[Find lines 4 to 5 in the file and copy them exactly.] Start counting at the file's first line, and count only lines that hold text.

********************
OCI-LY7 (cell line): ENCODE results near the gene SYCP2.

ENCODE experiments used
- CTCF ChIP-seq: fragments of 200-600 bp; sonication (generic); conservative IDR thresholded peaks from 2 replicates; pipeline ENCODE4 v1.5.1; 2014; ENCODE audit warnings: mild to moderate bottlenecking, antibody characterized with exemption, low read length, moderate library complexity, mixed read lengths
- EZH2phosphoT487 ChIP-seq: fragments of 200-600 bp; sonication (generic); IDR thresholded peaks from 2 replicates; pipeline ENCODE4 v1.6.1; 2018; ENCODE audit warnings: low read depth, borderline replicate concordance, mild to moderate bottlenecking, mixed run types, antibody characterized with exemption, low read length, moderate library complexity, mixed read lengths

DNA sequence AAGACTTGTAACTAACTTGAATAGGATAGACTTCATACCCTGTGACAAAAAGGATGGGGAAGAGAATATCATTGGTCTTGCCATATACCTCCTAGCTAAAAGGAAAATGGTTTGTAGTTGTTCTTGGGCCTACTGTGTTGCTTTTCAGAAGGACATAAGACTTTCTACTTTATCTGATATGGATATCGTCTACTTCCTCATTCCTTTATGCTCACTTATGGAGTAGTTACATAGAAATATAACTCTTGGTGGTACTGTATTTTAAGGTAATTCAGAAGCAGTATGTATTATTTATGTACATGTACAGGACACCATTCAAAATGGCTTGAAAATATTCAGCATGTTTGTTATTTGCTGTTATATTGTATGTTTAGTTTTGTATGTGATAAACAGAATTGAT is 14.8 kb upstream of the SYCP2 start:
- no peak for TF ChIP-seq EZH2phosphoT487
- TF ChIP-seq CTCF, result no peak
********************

- EZH2phosphoT487 ChIP-seq: fragments of 200-600 bp; sonication (generic); IDR thresholded peaks from 2 replicates; pipeline ENCODE4 v1.6.1; 2018; ENCODE audit warnings: low read depth, borderline replicate concordance, mild to moderate bottlenecking, mixed run types, antibody characterized with exemption, low read length, moderate library complexity, mixed read lengths

DNA sequence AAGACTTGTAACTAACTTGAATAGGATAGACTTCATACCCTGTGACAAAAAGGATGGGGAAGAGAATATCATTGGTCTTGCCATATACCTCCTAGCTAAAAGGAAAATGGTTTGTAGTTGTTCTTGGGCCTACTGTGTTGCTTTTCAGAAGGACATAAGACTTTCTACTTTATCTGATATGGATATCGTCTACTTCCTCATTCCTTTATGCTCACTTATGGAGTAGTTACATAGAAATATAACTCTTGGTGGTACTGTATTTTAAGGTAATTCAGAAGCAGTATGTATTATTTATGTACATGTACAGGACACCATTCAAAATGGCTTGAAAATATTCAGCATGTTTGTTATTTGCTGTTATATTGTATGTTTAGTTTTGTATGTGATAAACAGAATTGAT is 14.8 kb upstream of the SYCP2 start: